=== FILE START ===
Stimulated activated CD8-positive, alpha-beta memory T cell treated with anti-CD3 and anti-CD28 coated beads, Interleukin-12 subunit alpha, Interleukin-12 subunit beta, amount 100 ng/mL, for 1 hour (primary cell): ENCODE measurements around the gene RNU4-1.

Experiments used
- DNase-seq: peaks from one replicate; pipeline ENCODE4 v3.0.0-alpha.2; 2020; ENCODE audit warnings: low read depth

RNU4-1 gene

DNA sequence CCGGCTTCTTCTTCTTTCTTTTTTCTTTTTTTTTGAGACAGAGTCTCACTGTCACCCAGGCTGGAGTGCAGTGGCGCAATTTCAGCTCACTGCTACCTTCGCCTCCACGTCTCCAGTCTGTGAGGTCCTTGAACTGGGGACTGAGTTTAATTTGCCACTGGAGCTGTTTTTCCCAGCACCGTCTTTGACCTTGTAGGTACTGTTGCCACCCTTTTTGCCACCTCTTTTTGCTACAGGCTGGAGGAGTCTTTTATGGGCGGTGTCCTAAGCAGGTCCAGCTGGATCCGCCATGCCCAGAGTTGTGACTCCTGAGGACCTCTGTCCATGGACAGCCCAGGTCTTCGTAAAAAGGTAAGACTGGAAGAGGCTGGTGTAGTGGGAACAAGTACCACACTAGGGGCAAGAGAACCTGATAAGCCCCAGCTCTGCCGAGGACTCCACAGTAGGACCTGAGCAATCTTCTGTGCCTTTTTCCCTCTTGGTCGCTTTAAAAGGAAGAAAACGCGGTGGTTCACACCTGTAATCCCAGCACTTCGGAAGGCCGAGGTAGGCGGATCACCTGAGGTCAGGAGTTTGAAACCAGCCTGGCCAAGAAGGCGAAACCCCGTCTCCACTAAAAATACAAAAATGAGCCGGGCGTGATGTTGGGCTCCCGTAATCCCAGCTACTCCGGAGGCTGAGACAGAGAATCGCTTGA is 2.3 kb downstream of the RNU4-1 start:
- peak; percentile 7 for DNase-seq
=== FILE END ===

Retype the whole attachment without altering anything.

Stimulated activated CD8-positive, alpha-beta memory T cell treated with anti-CD3 and anti-CD28 coated beads, Interleukin-12 subunit alpha, Interleukin-12 subunit beta, amount 100 ng/mL, for 1 hour (primary cell): ENCODE measurements around the gene RNU4-1.

Experiments used
- DNase-seq: peaks from one replicate; pipeline ENCODE4 v3.0.0-alpha.2; 2020; ENCODE audit warnings: low read depth

RNU4-1 gene

DNA sequence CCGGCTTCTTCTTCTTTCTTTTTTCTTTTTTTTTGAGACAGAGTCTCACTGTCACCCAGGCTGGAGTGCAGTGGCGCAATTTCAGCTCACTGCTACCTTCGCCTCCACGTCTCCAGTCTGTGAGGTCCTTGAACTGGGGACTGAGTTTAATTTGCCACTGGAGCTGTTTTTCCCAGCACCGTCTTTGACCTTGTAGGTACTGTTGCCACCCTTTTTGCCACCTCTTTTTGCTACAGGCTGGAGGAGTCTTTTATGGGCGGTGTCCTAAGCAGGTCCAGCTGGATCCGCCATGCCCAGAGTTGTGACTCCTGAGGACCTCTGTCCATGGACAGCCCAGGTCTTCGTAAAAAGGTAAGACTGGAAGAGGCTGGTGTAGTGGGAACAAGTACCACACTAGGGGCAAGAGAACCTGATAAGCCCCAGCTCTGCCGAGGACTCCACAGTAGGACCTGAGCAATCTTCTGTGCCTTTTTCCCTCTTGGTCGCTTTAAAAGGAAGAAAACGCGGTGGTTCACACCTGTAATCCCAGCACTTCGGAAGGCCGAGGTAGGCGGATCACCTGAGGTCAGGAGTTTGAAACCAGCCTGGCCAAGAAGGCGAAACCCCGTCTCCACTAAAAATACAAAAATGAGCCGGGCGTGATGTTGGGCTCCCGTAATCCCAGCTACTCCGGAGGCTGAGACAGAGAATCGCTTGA is 2.3 kb downstream of the RNU4-1 start:
- peak; percentile 7 for DNase-seq